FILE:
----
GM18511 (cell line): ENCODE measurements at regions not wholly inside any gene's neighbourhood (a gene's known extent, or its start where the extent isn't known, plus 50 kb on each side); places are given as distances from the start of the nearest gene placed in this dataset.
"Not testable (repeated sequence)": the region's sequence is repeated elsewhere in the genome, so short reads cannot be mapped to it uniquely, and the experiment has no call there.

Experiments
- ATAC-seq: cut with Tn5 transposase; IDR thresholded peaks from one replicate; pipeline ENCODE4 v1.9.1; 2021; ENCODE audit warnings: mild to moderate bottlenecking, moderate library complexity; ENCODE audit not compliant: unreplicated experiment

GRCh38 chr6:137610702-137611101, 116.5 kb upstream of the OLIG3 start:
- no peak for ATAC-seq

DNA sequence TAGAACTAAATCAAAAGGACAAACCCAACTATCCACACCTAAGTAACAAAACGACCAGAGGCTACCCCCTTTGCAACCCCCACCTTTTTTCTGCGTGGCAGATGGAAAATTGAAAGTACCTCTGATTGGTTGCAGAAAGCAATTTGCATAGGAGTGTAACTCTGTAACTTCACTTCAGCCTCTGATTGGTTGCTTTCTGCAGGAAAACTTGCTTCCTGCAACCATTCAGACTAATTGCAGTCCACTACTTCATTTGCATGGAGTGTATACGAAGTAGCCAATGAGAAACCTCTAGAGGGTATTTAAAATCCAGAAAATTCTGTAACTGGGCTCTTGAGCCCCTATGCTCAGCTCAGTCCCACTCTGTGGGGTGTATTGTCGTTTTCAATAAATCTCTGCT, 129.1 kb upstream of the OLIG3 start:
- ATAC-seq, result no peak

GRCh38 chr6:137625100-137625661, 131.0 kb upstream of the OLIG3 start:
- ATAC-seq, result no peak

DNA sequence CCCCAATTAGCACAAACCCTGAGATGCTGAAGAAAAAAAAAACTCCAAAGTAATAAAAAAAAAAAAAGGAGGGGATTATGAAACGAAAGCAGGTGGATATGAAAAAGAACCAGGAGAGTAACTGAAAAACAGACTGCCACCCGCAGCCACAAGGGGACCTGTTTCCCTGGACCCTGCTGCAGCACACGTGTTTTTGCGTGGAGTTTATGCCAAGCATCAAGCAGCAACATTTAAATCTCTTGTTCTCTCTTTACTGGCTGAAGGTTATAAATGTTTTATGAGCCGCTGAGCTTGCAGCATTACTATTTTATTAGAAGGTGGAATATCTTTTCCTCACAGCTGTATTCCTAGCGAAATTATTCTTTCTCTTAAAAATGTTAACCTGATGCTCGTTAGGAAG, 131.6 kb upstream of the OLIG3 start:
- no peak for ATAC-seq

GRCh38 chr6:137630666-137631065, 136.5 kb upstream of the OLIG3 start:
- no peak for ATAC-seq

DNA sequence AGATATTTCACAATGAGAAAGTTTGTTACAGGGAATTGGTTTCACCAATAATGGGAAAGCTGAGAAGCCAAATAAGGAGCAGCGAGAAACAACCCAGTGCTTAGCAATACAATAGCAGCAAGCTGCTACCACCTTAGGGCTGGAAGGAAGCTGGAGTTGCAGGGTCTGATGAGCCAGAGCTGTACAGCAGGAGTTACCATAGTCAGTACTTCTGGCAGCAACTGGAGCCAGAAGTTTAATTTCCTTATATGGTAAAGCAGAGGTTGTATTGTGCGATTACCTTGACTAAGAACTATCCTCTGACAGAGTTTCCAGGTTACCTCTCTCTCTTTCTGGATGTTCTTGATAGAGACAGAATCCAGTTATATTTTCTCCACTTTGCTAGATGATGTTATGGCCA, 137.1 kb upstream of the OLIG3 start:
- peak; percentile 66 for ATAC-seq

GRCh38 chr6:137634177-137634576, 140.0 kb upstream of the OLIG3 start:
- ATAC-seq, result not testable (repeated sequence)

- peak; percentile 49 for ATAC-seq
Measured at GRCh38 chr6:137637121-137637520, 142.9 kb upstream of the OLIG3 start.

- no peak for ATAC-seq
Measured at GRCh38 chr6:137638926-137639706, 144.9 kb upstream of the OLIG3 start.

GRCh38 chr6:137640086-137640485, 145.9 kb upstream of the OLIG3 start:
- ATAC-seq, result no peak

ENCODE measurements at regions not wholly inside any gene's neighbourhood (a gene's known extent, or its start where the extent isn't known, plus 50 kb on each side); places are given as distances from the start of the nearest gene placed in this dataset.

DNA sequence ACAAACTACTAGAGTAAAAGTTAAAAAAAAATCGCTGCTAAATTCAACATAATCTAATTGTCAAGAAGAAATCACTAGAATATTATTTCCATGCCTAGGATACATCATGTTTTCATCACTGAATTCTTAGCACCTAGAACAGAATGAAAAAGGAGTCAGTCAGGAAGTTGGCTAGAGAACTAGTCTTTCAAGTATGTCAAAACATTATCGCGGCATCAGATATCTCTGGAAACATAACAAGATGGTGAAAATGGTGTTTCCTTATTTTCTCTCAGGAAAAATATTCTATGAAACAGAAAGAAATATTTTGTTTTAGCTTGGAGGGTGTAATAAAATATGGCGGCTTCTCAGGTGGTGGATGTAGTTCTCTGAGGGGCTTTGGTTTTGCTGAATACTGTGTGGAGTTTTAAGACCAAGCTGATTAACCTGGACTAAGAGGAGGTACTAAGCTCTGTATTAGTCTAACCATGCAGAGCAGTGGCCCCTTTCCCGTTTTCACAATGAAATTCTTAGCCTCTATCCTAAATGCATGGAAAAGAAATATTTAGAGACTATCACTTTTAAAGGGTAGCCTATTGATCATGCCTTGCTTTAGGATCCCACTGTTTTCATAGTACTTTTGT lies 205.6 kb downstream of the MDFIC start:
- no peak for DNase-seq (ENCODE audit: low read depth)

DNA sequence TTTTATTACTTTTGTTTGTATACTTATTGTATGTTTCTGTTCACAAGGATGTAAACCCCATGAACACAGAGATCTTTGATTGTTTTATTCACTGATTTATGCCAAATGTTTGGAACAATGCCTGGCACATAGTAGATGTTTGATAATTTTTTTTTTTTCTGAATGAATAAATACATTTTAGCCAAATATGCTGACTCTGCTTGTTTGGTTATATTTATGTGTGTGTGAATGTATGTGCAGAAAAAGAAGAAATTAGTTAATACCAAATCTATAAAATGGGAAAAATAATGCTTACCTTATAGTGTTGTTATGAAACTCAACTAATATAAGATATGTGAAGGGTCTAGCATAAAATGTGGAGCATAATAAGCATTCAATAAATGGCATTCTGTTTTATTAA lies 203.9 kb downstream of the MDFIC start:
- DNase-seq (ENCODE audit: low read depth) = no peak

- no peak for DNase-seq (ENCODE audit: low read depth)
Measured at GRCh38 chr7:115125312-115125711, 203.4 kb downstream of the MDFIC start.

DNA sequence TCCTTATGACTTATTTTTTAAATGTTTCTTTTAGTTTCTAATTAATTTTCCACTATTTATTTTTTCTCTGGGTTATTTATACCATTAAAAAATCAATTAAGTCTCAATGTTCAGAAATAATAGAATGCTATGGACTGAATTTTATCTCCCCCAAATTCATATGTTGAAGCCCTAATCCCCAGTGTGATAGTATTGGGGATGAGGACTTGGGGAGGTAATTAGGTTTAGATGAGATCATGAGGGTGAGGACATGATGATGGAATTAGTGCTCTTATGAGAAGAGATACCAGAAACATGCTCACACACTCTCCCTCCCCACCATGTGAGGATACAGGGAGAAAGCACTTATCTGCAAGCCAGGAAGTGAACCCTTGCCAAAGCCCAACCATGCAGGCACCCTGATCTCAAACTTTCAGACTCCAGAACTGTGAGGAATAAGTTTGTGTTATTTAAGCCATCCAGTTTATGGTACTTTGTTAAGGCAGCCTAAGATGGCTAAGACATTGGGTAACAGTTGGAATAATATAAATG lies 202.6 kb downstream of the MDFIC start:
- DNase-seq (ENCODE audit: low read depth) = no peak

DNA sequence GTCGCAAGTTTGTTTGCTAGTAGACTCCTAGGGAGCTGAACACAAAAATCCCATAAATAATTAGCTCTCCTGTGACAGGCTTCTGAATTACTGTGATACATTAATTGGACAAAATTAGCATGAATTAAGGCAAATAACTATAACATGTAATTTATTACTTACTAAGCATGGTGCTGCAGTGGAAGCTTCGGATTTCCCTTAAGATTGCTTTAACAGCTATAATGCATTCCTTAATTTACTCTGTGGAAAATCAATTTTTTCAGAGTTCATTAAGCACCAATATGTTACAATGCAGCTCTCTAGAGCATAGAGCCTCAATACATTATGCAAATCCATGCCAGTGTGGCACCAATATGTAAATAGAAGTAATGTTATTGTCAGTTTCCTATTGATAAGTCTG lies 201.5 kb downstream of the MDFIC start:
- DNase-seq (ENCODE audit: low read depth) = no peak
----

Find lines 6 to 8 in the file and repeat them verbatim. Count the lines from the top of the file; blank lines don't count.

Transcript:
- no peak for ATAC-seq

DNA sequence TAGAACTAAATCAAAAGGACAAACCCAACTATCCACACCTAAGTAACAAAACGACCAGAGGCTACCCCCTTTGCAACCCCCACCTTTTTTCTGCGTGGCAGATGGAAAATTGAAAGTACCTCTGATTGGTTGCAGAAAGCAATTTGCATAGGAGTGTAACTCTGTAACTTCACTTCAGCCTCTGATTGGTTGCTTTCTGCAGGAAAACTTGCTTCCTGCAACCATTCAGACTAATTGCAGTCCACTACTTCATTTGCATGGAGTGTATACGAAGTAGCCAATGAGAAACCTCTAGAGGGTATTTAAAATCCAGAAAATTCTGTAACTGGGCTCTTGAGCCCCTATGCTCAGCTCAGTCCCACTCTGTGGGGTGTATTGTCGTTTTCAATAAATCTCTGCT, 129.1 kb upstream of the OLIG3 start:
- ATAC-seq, result no peak